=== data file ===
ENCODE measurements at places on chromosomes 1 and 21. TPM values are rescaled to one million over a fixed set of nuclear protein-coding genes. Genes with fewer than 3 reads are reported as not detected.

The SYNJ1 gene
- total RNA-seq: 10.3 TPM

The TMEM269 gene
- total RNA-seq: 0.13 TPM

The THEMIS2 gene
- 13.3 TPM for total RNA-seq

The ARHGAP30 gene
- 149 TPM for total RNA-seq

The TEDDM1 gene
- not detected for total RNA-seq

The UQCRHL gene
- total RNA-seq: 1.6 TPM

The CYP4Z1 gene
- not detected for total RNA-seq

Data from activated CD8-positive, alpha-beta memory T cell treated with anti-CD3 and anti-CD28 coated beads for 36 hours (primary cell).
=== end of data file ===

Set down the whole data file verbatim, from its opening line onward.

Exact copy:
ENCODE measurements at places on chromosomes 1 and 21. TPM values are rescaled to one million over a fixed set of nuclear protein-coding genes. Genes with fewer than 3 reads are reported as not detected.

The SYNJ1 gene
- total RNA-seq: 10.3 TPM

The TMEM269 gene
- total RNA-seq: 0.13 TPM

The THEMIS2 gene
- 13.3 TPM for total RNA-seq

The ARHGAP30 gene
- 149 TPM for total RNA-seq

The TEDDM1 gene
- not detected for total RNA-seq

The UQCRHL gene
- total RNA-seq: 1.6 TPM

The CYP4Z1 gene
- not detected for total RNA-seq

Data from activated CD8-positive, alpha-beta memory T cell treated with anti-CD3 and anti-CD28 coated beads for 36 hours (primary cell).